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Axial Deflection


Axial refers to being parallel to the centerline of the pipe expansion joint.  Compression is the axial deflection which will shorten the bellows length.  Often confusion occurs because thermal expansion in the piping will cause the pipe expansion joint to be compressed.  The specification for a pipe expansion joint should always state the movements as they affect the pipe expansion joint, and not as they are produced by the system.

The extension is the axial deflection which stretches the pipe expansion joints.  Piping which is operating at temperatures lower than ambient, such as in cryogenic systems, will contract to cause the pipe expansion joint to stretch or experience extension.


Axial 46

In this first example, a long straight pipe, anchored at each end, must expand thermally. A single type pipe expansion joint is used with intermediate pipe guides. Good practice dictates that the pipe expansion joint be located as close as possible to one of the anchors, in this case adjacent to the elbow. The first guide should be located as close as possible to the pipe expansion joint, so that the deflection is limited to the expected axial direction. The second guide is located relatively close to the first to prevent any bowing of the pipe, and again to ensure that the end of the pipe at the pipe expansion joint attachment moves in only the expected axial direction. The spacing of the remaining guides should follow the recommendations of the EJMA standards, which are contained in this design manual.


Axial 3

If the straight run of pipe is very long, good practice dictates that the pipe expanding pipe be divided into smaller segments with intermediate anchors. In this way, the pipe’s movement and direction of movement is more safely controlled. A pipe expansion joint is placed between each set of anchors, to absorb the thermal growth of that section of pipe. The above diagram shows this arrangement and the recommended guiding, which is consistent with the discussion in Example 1.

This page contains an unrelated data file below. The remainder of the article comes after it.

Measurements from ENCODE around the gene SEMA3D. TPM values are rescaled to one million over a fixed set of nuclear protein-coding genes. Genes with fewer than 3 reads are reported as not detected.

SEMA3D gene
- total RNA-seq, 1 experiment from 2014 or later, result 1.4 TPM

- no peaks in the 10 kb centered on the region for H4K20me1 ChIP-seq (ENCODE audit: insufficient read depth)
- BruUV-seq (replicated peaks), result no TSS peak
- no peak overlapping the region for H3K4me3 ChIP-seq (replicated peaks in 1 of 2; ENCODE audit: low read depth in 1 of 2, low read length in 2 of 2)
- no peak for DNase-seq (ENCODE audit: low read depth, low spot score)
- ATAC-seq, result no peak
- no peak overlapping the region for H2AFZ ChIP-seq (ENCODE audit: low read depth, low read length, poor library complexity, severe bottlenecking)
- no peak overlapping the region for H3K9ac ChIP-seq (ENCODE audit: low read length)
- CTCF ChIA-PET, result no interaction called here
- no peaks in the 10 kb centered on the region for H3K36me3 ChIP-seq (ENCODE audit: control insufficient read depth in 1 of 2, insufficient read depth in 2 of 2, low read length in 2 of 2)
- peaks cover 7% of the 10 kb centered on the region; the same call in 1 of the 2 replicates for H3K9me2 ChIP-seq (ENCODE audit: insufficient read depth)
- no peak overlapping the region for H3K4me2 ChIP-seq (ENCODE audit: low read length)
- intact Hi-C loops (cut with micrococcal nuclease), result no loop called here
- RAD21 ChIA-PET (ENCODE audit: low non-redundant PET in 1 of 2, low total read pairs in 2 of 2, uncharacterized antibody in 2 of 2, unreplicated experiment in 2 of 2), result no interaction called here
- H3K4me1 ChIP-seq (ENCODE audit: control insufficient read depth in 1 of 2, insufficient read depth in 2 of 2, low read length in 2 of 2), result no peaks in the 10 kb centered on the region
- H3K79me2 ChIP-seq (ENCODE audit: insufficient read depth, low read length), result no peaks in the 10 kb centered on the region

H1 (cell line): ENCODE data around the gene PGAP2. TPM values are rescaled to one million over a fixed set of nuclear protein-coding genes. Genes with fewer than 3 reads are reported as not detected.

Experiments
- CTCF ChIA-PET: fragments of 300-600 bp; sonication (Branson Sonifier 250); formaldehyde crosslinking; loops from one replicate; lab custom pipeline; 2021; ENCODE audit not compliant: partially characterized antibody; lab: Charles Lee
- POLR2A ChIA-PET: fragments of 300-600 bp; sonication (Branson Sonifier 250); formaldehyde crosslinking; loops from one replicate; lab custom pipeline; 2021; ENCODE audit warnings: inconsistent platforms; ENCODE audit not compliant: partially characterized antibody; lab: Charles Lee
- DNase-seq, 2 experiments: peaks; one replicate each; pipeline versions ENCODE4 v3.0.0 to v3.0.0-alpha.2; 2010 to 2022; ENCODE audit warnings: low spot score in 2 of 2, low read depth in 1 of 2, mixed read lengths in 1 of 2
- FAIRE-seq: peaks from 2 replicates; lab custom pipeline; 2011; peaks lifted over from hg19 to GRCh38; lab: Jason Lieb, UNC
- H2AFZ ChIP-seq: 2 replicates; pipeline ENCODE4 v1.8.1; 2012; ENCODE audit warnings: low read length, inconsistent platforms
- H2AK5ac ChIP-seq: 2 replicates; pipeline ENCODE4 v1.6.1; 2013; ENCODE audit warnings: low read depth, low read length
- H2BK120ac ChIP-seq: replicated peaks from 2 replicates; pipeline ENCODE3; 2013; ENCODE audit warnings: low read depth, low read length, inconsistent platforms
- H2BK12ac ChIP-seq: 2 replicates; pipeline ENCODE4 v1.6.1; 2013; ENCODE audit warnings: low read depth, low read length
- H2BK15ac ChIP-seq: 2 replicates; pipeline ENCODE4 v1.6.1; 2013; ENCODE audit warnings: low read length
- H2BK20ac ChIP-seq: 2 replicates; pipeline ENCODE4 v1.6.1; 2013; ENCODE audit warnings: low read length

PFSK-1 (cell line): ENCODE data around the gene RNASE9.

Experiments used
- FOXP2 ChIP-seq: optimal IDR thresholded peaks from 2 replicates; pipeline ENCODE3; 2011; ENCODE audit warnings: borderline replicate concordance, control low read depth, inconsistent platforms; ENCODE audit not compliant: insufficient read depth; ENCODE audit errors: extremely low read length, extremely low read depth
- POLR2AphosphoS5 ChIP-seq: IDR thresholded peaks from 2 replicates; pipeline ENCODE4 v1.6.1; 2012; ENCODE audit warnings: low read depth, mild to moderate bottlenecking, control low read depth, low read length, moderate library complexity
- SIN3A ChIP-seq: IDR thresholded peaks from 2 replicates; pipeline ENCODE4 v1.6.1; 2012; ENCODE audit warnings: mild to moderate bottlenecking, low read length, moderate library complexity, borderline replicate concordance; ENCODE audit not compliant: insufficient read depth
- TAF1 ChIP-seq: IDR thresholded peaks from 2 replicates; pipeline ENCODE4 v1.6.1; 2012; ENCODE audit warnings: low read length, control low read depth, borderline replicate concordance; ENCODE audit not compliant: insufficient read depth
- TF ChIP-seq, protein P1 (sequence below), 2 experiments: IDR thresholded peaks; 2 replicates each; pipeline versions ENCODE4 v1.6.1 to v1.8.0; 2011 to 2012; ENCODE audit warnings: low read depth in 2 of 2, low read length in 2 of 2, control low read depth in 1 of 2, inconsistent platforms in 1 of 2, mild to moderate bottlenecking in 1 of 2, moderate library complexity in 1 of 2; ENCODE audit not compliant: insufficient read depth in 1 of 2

Axial 4

In this example, the same line contains a reducer, and therefore, the pipe run consists of two different diameters. Since the pressure thrust on the main anchors is a function of the pressure times the cross-sectional area of the pipe expansion joints, if only one pipe expansion joint of either pipe size were to be used, a portion of the pressure thrust would exist in the pipe wall as a compression force, tending to buckle or bow the pipe. By locating a main anchor at the reducer, the thermal expansion of each pipe section is confined to that pipe section, and a pipe expansion joint is provided for each section. In this case, the pipe expansion joints are located on either side of the reducer, which satisfies the need to locate them near an anchor. The rules for pipe guiding should be the same as mentioned above.


Axial 5
When another pipe is branching off a long section of straight pipe, the configuration shown above utilizes the Example 2 arrangement for the main pipe section; however, instead of an intermediate anchor, a main anchor should be used at the tee. This main anchor resists the pressure thrust of the branch line. In the direction of the main line the anchor must resist any dynamic pressure thrust imbalance resulting from the changing flow conditions caused by the branch line. Again, all the pipe expansion joints are located near the anchor, and the guiding of all the pipes follows that of Example 1.


Axial 45

In this example the pipe takes a change in direction with an elbow. The axial thermal expansion of the horizontal pipe is absorbed with a pressure balanced elbow expansion joint so that the main anchor is not required at the elbow. An intermediate anchor is located at the elbow such that the vertical leg does not need to even resist the spring forces of the pipe expansion joint when it deflects. With pressure balanced pipe expansion joints, the pipe wall is in tension, since the pressure thrust is balanced within the pipe and expansion joint. As a result, the extensive guiding provided for the previous examples can be eliminated. Usually, it is good practice to provide at least one guide near the pipe expansion joint, as shown.